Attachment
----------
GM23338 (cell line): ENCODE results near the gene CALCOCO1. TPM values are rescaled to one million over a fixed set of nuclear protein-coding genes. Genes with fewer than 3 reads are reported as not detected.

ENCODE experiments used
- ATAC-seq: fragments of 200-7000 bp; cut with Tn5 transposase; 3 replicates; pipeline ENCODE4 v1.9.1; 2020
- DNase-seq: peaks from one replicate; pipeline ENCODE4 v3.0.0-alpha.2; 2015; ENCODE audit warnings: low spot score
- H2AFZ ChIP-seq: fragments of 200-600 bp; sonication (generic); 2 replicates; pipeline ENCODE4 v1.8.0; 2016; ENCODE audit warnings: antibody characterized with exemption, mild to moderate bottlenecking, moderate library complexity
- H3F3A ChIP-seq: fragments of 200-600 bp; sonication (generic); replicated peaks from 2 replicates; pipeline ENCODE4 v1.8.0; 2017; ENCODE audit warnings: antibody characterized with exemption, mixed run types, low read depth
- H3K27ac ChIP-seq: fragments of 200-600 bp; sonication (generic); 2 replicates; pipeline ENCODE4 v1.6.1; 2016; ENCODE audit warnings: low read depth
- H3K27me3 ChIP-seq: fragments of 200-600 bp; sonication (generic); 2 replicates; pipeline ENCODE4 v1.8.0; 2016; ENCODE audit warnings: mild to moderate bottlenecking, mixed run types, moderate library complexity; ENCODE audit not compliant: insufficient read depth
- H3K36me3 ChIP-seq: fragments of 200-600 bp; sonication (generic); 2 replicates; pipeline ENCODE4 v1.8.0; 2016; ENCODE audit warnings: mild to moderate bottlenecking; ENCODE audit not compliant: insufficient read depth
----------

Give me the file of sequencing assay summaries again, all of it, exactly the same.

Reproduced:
GM23338 (cell line): ENCODE results near the gene CALCOCO1. TPM values are rescaled to one million over a fixed set of nuclear protein-coding genes. Genes with fewer than 3 reads are reported as not detected.

ENCODE experiments used
- ATAC-seq: fragments of 200-7000 bp; cut with Tn5 transposase; 3 replicates; pipeline ENCODE4 v1.9.1; 2020
- DNase-seq: peaks from one replicate; pipeline ENCODE4 v3.0.0-alpha.2; 2015; ENCODE audit warnings: low spot score
- H2AFZ ChIP-seq: fragments of 200-600 bp; sonication (generic); 2 replicates; pipeline ENCODE4 v1.8.0; 2016; ENCODE audit warnings: antibody characterized with exemption, mild to moderate bottlenecking, moderate library complexity
- H3F3A ChIP-seq: fragments of 200-600 bp; sonication (generic); replicated peaks from 2 replicates; pipeline ENCODE4 v1.8.0; 2017; ENCODE audit warnings: antibody characterized with exemption, mixed run types, low read depth
- H3K27ac ChIP-seq: fragments of 200-600 bp; sonication (generic); 2 replicates; pipeline ENCODE4 v1.6.1; 2016; ENCODE audit warnings: low read depth
- H3K27me3 ChIP-seq: fragments of 200-600 bp; sonication (generic); 2 replicates; pipeline ENCODE4 v1.8.0; 2016; ENCODE audit warnings: mild to moderate bottlenecking, mixed run types, moderate library complexity; ENCODE audit not compliant: insufficient read depth
- H3K36me3 ChIP-seq: fragments of 200-600 bp; sonication (generic); 2 replicates; pipeline ENCODE4 v1.8.0; 2016; ENCODE audit warnings: mild to moderate bottlenecking; ENCODE audit not compliant: insufficient read depth